Questioning Glutamate Excitotoxicity in Acute Brain Damage: The Importance of Spreading Depolarization

R. David Andrew, Eszter Farkas, Jed A. Hartings, K. C. Brennan, Oscar Herreras, Michael Müller, Sergei A. Kirov, Cenk Ayata, Nikita Ollen-Bittle, Clemens Reiffurth, Omer Revah, R. Meldrum Robertson, Ken D. Dawson-Scully, Ghanim Ullah, Jens P. Dreier

Research output: Contribution to journalArticlepeer-review

1 Scopus citations

Abstract

Background: Within 2 min of severe ischemia, spreading depolarization (SD) propagates like a wave through compromised gray matter of the higher brain. More SDs arise over hours in adjacent tissue, expanding the neuronal damage. This period represents a therapeutic window to inhibit SD and so reduce impending tissue injury. Yet most neuroscientists assume that the course of early brain injury can be explained by glutamate excitotoxicity, the concept that immediate glutamate release promotes early and downstream brain injury. There are many problems with glutamate release being the unseen culprit, the most practical being that the concept has yielded zero therapeutics over the past 30 years. But the basic science is also flawed, arising from dubious foundational observations beginning in the 1950s Methods: Literature pertaining to excitotoxicity and to SD over the past 60 years is critiqued. Results: Excitotoxicity theory centers on the immediate and excessive release of glutamate with resulting neuronal hyperexcitation. This instigates poststroke cascades with subsequent secondary neuronal injury. By contrast, SD theory argues that although SD evokes some brief glutamate release, acute neuronal damage and the subsequent cascade of injury to neurons are elicited by the metabolic stress of SD, not by excessive glutamate release. The challenge we present here is to find new clinical targets based on more informed basic science. This is motivated by the continuing failure by neuroscientists and by industry to develop drugs that can reduce brain injury following ischemic stroke, traumatic brain injury, or sudden cardiac arrest. One important step is to recognize that SD plays a central role in promoting early neuronal damage. We argue that uncovering the molecular biology of SD initiation and propagation is essential because ischemic neurons are usually not acutely injured unless SD propagates through them. The role of glutamate excitotoxicity theory and how it has shaped SD research is then addressed, followed by a critique of its fading relevance to the study of brain injury. Conclusions: Spreading depolarizations better account for the acute neuronal injury arising from brain ischemia than does the early and excessive release of glutamate.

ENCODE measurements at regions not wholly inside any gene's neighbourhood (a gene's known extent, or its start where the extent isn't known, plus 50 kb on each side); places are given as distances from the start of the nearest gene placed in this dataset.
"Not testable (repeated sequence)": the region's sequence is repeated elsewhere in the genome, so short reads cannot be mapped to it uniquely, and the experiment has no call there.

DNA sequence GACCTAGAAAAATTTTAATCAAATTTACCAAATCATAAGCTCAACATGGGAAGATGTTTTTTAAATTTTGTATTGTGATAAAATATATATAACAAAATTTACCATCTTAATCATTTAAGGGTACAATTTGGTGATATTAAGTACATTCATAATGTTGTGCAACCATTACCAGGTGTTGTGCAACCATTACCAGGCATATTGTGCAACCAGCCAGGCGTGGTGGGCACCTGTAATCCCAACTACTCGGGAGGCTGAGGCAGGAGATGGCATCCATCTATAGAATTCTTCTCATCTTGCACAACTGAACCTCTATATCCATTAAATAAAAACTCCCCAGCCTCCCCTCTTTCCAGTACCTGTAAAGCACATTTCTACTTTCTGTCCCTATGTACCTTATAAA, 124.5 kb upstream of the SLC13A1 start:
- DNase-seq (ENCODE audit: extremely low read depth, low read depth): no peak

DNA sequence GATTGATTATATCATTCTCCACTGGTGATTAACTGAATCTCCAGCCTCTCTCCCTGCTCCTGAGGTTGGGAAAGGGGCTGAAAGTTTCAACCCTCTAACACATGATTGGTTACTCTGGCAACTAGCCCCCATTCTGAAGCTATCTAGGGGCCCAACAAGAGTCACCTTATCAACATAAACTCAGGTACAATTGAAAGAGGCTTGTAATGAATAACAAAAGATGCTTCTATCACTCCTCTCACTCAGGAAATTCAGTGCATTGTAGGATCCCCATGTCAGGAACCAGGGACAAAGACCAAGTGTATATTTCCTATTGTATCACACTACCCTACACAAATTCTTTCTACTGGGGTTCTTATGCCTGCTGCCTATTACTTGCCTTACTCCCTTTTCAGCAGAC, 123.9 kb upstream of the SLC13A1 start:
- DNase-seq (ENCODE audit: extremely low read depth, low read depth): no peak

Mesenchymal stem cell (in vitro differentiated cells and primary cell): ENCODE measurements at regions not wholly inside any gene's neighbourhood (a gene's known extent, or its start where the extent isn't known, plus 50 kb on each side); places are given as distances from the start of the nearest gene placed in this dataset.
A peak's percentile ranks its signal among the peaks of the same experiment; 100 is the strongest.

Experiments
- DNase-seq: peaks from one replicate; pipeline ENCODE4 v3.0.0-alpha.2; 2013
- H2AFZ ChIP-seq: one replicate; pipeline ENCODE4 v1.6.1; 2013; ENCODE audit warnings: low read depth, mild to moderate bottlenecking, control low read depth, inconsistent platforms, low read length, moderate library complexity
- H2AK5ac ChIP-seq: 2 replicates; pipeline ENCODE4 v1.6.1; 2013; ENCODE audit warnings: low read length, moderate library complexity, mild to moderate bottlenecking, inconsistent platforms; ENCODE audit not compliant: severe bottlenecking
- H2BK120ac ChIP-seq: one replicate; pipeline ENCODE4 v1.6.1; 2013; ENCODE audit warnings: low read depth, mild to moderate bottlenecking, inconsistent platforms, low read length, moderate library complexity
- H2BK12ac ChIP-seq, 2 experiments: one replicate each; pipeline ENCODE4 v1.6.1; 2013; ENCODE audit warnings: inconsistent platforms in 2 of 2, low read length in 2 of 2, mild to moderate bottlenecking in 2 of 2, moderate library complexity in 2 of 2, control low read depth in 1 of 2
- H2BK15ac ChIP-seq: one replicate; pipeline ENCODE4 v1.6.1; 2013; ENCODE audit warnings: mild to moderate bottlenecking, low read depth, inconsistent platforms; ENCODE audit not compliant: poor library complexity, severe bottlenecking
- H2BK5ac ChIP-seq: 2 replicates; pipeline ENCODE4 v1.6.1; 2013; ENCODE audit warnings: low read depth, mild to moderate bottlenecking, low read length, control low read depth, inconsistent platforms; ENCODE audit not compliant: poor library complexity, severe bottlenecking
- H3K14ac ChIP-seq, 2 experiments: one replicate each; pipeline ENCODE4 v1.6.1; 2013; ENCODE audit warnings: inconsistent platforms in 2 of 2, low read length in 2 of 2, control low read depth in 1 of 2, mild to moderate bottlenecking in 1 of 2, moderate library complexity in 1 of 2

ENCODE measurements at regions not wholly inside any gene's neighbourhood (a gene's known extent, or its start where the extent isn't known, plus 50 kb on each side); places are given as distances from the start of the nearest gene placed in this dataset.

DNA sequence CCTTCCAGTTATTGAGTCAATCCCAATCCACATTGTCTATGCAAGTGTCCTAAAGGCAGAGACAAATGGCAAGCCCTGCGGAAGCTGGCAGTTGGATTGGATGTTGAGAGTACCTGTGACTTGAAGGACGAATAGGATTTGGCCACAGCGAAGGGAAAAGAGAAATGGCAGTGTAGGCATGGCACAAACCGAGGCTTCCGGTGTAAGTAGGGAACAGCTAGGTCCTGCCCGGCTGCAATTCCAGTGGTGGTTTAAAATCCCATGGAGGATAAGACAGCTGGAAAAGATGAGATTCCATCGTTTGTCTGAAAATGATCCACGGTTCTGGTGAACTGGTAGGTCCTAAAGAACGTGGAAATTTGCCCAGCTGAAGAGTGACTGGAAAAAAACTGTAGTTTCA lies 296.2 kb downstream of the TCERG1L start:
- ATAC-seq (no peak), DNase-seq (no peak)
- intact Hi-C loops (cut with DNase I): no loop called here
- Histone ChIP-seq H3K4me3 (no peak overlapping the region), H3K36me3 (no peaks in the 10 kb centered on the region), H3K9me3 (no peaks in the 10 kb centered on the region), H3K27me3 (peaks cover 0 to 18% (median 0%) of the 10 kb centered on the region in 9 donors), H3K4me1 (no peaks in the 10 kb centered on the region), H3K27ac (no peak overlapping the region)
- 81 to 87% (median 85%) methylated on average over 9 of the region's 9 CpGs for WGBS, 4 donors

Original languageEnglish (US)
JournalNeurocritical Care
DOIs
StateAccepted/In press - 2022
Externally publishedYes

Keywords

  • Alzheimer disease
  • Amyotrophic lateral sclerosis
  • Brain swelling
  • Concussion
  • Dendritic beading
  • Huntington disease
  • Ischemia
  • Ketamine
  • Migraine
  • Modeling
  • Na/K pump
  • Penumbra
  • Persistent vegetative state
  • Stroke
  • Sudden cardiac arrest
  • Traumatic brain injury

ASJC Scopus subject areas

  • Critical Care and Intensive Care Medicine
  • Clinical Neurology

Fingerprint

Dive into the research topics of 'Questioning Glutamate Excitotoxicity in Acute Brain Damage: The Importance of Spreading Depolarization'. Together they form a unique fingerprint.

Cite this